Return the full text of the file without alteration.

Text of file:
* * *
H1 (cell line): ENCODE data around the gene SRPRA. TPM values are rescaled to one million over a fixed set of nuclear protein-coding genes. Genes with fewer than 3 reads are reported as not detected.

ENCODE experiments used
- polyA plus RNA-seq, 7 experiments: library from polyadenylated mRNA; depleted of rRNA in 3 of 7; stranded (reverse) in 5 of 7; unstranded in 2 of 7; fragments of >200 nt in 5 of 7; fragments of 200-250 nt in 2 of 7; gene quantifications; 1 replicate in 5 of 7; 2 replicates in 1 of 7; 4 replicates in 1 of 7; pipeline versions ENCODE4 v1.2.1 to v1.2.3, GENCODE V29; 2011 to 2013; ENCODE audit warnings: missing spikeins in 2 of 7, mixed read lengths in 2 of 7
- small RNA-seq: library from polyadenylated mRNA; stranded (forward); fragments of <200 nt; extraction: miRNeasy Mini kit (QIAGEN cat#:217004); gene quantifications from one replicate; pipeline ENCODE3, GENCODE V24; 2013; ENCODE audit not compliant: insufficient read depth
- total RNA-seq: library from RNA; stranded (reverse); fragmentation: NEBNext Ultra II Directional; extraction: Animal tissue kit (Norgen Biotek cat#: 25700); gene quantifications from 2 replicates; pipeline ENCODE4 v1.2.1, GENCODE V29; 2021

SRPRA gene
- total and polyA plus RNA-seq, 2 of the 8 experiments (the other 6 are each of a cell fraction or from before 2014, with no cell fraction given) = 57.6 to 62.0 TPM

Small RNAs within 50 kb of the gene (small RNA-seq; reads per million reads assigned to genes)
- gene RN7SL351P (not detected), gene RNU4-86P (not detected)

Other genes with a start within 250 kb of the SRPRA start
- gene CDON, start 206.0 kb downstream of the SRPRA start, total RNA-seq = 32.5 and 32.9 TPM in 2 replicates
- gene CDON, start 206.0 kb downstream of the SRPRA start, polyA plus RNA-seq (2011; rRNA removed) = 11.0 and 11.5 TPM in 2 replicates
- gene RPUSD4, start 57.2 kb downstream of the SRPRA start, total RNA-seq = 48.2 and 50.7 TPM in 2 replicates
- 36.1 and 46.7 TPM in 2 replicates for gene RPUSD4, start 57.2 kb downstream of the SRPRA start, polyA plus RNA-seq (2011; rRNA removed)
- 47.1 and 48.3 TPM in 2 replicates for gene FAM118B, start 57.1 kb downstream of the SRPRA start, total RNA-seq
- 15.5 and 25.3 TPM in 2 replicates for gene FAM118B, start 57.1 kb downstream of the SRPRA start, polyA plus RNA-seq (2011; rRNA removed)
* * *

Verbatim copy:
H1 (cell line): ENCODE data around the gene SRPRA. TPM values are rescaled to one million over a fixed set of nuclear protein-coding genes. Genes with fewer than 3 reads are reported as not detected.

ENCODE experiments used
- polyA plus RNA-seq, 7 experiments: library from polyadenylated mRNA; depleted of rRNA in 3 of 7; stranded (reverse) in 5 of 7; unstranded in 2 of 7; fragments of >200 nt in 5 of 7; fragments of 200-250 nt in 2 of 7; gene quantifications; 1 replicate in 5 of 7; 2 replicates in 1 of 7; 4 replicates in 1 of 7; pipeline versions ENCODE4 v1.2.1 to v1.2.3, GENCODE V29; 2011 to 2013; ENCODE audit warnings: missing spikeins in 2 of 7, mixed read lengths in 2 of 7
- small RNA-seq: library from polyadenylated mRNA; stranded (forward); fragments of <200 nt; extraction: miRNeasy Mini kit (QIAGEN cat#:217004); gene quantifications from one replicate; pipeline ENCODE3, GENCODE V24; 2013; ENCODE audit not compliant: insufficient read depth
- total RNA-seq: library from RNA; stranded (reverse); fragmentation: NEBNext Ultra II Directional; extraction: Animal tissue kit (Norgen Biotek cat#: 25700); gene quantifications from 2 replicates; pipeline ENCODE4 v1.2.1, GENCODE V29; 2021

SRPRA gene
- total and polyA plus RNA-seq, 2 of the 8 experiments (the other 6 are each of a cell fraction or from before 2014, with no cell fraction given) = 57.6 to 62.0 TPM

Small RNAs within 50 kb of the gene (small RNA-seq; reads per million reads assigned to genes)
- gene RN7SL351P (not detected), gene RNU4-86P (not detected)

Other genes with a start within 250 kb of the SRPRA start
- gene CDON, start 206.0 kb downstream of the SRPRA start, total RNA-seq = 32.5 and 32.9 TPM in 2 replicates
- gene CDON, start 206.0 kb downstream of the SRPRA start, polyA plus RNA-seq (2011; rRNA removed) = 11.0 and 11.5 TPM in 2 replicates
- gene RPUSD4, start 57.2 kb downstream of the SRPRA start, total RNA-seq = 48.2 and 50.7 TPM in 2 replicates
- 36.1 and 46.7 TPM in 2 replicates for gene RPUSD4, start 57.2 kb downstream of the SRPRA start, polyA plus RNA-seq (2011; rRNA removed)
- 47.1 and 48.3 TPM in 2 replicates for gene FAM118B, start 57.1 kb downstream of the SRPRA start, total RNA-seq
- 15.5 and 25.3 TPM in 2 replicates for gene FAM118B, start 57.1 kb downstream of the SRPRA start, polyA plus RNA-seq (2011; rRNA removed)